You can also add more water, and then not let it al absorb, but throw the rest of the water away. This way, there is less risk of buring the rice, expecially if you're cooking a large quantity. I find that often the bottom burns while the rest isn't done yet.
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#14 Old 12-04-2005, 01:22 PM
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inie: Isn't the rice more soggy that way?
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#15 Old 12-04-2005, 02:00 PM
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You may want to add just as much rice as you want to eat per bowl of soup if you anticipate leftovers. The rice sucks up the broth like mad and it'll basically solidify whats left!

http://megatarian.blogspot.com
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#16 Old 12-04-2005, 04:20 PM
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Quote:
Originally Posted by Diana View Post

inie: Isn't the rice more soggy that way?



I alway carefully throw away all the water, leave the rice in the hot pan, and let it stand for a minute. The water that's left on the rice will evaporate this way, so that they will be perfectly dry

I hate cooking the rice 'dry', because I'll let the rice burn.

But, maybe, this doens't work for all types of rice. You should try
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#17 Old 12-04-2005, 04:22 PM
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Originally Posted by rabid_child View Post

You may want to add just as much rice as you want to eat per bowl of soup if you anticipate leftovers. The rice sucks up the broth like mad and it'll basically solidify whats left!



With a chinese soup recipy, we cook the rice seperately, and when serving, we add the rice to the soup. This way, the rice won't get soppy in the soup.
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#18 Old 12-04-2005, 04:43 PM
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I think if you use the two to one ratio you keep the rice from getting soggy. I usually cook with brown rice and that takes 45 minutes. If I remember correctly white rice is done in 15 minutes. Once it boils I turn the heat to low so it simmers. I find that if I have the heat to high it burns.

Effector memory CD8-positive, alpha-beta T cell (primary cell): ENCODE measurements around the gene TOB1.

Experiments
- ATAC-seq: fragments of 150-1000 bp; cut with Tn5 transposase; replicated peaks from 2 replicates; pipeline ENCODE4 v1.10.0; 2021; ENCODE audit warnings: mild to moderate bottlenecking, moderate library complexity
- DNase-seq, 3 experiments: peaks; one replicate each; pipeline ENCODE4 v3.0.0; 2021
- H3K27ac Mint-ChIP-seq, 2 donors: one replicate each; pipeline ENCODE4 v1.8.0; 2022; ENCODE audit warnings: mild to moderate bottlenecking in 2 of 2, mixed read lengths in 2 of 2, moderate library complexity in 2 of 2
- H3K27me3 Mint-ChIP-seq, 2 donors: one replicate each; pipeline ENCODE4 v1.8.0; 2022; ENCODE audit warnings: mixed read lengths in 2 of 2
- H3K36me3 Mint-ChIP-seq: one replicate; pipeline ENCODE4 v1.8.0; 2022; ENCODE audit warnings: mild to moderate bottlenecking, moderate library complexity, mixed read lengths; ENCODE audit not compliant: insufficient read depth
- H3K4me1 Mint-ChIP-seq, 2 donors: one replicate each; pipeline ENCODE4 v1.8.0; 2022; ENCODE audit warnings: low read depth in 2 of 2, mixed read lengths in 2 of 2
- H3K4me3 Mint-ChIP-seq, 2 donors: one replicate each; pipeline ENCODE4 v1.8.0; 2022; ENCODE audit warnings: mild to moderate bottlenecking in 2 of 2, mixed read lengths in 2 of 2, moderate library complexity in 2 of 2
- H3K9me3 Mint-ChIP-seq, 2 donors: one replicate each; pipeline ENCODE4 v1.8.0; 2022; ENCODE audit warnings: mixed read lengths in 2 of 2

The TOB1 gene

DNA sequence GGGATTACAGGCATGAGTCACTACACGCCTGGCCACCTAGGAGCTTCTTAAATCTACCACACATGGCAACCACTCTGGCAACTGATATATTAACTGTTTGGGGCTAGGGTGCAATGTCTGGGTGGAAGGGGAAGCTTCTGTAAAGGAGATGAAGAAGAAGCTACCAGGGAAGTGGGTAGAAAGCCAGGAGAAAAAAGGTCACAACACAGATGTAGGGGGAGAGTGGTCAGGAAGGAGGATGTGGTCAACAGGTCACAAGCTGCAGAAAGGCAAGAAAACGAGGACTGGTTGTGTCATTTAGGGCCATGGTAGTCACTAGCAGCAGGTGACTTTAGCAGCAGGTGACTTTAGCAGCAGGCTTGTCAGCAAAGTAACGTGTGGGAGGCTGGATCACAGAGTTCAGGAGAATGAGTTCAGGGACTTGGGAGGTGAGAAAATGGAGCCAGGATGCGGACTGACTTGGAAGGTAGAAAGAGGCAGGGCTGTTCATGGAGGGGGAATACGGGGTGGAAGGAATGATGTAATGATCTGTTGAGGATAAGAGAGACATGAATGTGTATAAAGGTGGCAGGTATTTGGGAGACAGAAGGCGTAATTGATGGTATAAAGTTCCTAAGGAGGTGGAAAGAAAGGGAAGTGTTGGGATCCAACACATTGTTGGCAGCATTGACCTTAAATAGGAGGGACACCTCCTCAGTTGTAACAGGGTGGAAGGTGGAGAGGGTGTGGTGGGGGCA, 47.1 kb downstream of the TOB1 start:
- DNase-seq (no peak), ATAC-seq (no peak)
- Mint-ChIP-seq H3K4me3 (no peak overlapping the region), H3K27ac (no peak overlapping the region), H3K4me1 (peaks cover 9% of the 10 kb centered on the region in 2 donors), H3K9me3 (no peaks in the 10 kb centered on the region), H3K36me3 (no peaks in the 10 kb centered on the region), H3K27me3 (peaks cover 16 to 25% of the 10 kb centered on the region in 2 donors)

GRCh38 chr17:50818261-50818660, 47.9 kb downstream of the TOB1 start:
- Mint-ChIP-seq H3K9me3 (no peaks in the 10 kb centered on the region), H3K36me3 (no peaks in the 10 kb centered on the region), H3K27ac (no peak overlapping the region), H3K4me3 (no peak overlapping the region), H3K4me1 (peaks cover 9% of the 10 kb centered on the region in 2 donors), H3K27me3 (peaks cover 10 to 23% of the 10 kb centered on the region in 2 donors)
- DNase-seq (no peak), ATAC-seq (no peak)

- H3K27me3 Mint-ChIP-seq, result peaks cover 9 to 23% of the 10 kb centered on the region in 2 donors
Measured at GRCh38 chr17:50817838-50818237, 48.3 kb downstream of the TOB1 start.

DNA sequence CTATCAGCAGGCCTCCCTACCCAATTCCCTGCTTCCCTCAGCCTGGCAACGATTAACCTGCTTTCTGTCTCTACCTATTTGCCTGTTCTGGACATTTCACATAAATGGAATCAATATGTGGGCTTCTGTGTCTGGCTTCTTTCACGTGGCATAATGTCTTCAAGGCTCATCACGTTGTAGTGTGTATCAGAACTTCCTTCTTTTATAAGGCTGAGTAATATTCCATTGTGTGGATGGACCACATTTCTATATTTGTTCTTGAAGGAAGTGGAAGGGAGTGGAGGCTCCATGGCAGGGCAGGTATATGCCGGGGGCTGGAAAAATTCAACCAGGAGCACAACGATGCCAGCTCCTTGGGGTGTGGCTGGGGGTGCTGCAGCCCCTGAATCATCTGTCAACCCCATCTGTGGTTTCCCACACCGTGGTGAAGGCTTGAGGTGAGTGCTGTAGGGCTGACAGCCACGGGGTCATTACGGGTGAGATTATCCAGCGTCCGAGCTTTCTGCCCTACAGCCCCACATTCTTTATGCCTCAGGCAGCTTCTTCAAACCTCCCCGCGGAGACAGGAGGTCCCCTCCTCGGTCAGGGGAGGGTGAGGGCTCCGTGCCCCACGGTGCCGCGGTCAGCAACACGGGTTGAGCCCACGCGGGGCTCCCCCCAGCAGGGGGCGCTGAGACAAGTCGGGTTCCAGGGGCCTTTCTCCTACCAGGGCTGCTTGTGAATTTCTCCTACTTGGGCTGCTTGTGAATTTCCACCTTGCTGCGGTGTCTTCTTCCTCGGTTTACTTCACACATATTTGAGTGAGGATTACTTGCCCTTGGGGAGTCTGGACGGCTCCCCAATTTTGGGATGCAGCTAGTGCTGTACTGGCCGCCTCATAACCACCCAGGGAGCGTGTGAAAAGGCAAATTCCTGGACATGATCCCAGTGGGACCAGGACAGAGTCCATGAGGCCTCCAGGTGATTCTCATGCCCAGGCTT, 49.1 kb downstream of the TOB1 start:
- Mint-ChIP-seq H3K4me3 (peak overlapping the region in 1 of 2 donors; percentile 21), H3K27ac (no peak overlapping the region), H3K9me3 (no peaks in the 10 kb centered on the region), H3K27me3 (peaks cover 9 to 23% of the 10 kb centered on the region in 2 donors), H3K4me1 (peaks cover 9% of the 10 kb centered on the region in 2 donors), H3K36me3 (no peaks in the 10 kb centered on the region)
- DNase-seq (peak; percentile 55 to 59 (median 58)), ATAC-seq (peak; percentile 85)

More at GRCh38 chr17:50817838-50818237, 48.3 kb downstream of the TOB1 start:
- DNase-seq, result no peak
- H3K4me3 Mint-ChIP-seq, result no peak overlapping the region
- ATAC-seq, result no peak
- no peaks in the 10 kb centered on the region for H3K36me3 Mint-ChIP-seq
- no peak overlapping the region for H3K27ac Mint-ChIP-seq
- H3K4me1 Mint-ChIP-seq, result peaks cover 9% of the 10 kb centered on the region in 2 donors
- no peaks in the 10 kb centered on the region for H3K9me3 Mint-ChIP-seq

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#19 Old 12-05-2005, 06:23 AM
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Quote:
Originally Posted by rabid_child View Post

You may want to add just as much rice as you want to eat per bowl of soup if you anticipate leftovers. The rice sucks up the broth like mad and it'll basically solidify whats left!



That happened and my mom ate it that way, I was sleeping when she did it and the thought of that was pretty gag, and she went on about how the rice was sticky (lol) I added more tomato juice and it ended up being really really good. The rice all went ploppy and stuff but it was still mad good.
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#20 Old 12-05-2005, 12:04 PM
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Quote:
Originally Posted by Magnus View Post

I think if you use the two to one ratio you keep the rice from getting soggy. I usually cook with brown rice and that takes 45 minutes. If I remember correctly white rice is done in 15 minutes. Once it boils I turn the heat to low so it simmers. I find that if I have the heat to high it burns.



I do the same and I have not had it burn. I cook it on a very low heat and I keep an eye on it when it is close to being done. I also use brown rice and I wouldn't want to use extra water because I want all the nutrients to be absorbed into my rice not go down the drain, but to each is own. .
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#21 Old 12-05-2005, 12:42 PM
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Quote:
Originally Posted by PortableKitten View Post

As a general rule, you use 2 cups of liquid and 1 cup of rice and cook on a very low heat till all the liquid is absorbed. Different types of rice sometimes differ a bit but this works for most rice.



Yeah. Keep it covered once it's simmering. And turn off the heat and let it cool and absorb for another 5 minutes before opening it, fluffing it, and adding it to whatever recipe.



...You really shouldn't keep peaking at it as it lets all the steam out and makes it more likely to burn.



Follow the water amounts on the back, and keep in mind that boiling at different altitudes takes slightly different times. The time they give you is most likely for sea level.